I was watching TV the other night when a commercial for EA Sports Active came on. Now, EA Sports Active launched in early 2009 and continues to build its community and workout options for its consumers. So the commercial was no surprise. However, I noticed something in its marketing that was slightly different than how other exergames or active game products are being promoted. During the commercial, the voice-over actually stated that this game was “a gateway to an active lifestyle” (or something to that effect). In other words, THEY USED THE WORD GATEWAY!
You’re probably wondering why this is a big deal. I’ll tell you.
For the longest time one of the major criticisms of exergaming (especially from the fitness professionals) was that it could never replace ‘real’ or ‘traditional’ exercise. This argument came at a time when researchers were studying the physiological responses of game play (primarily in terms of energy expenditure) and comparing them to traditional cardiovascular exercises. While these comparisons were only meant to validate exergames as a viable form of physical activity, fitness pros were skeptical in promoting these games that were, in essence, doing trying to do their jobs.
Exergame evangelists and researchers knew that exergames were not the same as ‘traditional exercise’, but somehow this idea was diluting, if not, discrediting the exergaming industry. So, in health conferences, game conferences and games for health conferences, people started to emphasize the terms “gateway effect” as one of the effects of exergames – as if to say, these games helped build confidence and self-efficacy with those who may otherwise never try typical fitness activities. Hence, exergames have a gateway effect to an active lifestyle.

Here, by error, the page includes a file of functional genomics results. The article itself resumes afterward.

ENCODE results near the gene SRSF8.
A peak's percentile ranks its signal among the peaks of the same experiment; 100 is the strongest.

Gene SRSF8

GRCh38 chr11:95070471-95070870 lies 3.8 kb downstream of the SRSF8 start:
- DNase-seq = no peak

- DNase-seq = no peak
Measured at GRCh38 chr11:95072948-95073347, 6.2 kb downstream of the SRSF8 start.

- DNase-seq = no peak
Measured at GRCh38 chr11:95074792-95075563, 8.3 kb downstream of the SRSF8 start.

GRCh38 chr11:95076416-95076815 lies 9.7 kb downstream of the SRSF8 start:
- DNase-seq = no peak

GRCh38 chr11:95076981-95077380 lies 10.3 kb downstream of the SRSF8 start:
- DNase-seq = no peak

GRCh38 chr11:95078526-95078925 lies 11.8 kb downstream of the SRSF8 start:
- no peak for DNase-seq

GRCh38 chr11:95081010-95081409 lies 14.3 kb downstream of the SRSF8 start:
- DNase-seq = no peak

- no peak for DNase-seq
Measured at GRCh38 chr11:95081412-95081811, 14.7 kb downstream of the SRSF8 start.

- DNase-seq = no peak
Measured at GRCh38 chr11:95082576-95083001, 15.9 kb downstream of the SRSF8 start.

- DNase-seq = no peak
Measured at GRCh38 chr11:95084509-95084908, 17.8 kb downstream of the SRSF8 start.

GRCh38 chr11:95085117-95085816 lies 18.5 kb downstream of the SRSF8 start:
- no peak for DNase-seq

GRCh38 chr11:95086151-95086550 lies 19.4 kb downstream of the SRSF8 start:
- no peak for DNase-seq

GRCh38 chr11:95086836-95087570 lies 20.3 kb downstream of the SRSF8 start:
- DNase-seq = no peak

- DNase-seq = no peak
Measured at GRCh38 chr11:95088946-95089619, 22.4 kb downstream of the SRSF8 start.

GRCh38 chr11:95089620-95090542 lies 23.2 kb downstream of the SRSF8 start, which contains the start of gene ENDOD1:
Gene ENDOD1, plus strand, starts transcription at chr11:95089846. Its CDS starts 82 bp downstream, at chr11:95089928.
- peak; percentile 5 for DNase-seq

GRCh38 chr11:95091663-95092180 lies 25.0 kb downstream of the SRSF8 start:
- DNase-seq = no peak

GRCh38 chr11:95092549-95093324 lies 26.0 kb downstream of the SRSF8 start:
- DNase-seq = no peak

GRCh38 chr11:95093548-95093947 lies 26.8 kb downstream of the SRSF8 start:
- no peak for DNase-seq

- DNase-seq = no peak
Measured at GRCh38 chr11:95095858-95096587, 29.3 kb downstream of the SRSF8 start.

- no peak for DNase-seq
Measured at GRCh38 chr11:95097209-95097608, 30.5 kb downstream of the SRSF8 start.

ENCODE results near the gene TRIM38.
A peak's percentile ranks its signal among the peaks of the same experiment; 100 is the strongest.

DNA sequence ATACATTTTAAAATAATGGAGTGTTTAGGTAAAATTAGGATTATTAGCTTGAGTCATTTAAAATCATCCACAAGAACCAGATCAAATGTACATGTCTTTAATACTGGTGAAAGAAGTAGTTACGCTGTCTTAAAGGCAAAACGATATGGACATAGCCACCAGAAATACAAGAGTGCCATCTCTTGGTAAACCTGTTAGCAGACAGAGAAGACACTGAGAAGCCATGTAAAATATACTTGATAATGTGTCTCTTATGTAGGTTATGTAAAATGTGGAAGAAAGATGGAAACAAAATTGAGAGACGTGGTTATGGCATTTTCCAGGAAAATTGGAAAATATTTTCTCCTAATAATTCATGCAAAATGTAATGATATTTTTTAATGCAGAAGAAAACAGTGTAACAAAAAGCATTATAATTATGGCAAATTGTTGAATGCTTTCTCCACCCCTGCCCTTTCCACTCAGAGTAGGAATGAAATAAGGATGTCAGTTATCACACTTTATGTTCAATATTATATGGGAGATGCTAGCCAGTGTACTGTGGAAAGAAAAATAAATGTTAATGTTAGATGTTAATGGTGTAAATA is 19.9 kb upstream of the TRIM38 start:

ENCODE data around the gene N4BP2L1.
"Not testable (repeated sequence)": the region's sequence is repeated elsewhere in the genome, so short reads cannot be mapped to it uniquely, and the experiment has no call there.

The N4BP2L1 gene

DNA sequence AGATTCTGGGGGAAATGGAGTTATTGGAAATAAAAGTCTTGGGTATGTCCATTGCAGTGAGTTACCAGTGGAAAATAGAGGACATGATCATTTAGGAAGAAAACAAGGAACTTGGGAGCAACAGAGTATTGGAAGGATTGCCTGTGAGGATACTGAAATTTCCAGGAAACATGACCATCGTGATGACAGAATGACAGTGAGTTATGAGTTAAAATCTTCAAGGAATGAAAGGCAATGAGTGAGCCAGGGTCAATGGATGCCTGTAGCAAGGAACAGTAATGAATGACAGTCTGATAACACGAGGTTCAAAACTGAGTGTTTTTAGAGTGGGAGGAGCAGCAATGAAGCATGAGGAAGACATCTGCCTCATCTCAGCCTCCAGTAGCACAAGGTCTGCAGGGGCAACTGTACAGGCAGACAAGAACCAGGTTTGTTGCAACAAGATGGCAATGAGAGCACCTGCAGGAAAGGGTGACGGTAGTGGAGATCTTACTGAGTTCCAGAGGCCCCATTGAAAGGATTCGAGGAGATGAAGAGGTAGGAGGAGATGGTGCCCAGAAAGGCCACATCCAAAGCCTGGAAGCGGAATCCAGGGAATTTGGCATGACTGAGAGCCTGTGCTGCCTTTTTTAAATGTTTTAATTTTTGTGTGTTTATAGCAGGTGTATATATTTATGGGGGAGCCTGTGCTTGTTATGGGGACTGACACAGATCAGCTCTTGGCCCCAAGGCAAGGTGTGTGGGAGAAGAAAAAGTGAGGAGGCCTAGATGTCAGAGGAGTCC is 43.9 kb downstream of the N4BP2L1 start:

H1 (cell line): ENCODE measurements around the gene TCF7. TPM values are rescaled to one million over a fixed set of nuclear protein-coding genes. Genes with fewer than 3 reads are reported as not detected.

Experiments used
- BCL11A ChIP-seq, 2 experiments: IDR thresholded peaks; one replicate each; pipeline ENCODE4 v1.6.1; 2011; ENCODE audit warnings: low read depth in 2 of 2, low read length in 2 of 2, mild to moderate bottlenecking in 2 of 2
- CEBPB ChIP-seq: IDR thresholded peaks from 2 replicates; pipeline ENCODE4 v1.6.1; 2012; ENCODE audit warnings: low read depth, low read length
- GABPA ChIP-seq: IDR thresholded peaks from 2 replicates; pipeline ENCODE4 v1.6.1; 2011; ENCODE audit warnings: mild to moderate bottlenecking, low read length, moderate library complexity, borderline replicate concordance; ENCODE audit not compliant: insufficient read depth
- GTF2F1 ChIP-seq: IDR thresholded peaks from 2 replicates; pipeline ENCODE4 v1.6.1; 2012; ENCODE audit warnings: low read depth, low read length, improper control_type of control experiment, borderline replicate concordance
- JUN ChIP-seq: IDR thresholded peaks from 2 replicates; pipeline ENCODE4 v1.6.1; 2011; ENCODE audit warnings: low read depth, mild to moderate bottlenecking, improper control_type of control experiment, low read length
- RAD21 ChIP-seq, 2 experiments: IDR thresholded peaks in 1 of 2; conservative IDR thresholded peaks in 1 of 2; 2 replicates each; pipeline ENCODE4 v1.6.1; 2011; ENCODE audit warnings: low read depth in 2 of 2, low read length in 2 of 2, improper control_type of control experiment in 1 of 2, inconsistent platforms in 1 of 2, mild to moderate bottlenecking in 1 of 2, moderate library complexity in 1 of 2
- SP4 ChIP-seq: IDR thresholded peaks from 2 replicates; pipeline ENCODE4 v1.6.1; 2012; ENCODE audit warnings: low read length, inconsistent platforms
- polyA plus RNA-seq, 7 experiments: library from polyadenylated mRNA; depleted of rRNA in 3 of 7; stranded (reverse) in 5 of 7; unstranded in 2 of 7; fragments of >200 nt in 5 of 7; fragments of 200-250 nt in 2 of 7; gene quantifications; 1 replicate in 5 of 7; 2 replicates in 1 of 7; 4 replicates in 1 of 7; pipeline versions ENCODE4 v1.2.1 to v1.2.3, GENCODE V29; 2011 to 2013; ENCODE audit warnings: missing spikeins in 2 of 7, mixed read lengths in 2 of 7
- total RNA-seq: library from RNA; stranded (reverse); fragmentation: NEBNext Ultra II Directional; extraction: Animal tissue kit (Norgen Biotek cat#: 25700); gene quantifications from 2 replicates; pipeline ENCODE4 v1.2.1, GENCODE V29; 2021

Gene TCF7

I imagine when marketers create a campaign for exergames, they are focused more on selling product than developing a lifestyle. I doubt they’ll ever say “come try our product for a while so you can build the confidence to go do other activities and in turn stop using our product”. Hencewhy the term ‘gateway’ may not be applicable in this arena. Unless… unless the gateway is to other activities or games that the company also provides.
So, when I heard the EA Sports Active’s commercial insert the term ‘gateway’ into their commercial (albeit ever-so subtly and in the middle portion of the commercial), I was caught off-guard. Because by saying that it means two things: 1) Someone on their marketing team certainly has their pulse on the exergaming scene – maybe they are sending people out to various conferences, etc. and 2) EA Sports is expanding their services beyond just their games, to build an active brand and community so people who are ‘gateway’ing into an active lifestyle are doing so with EA Sports Active by their side.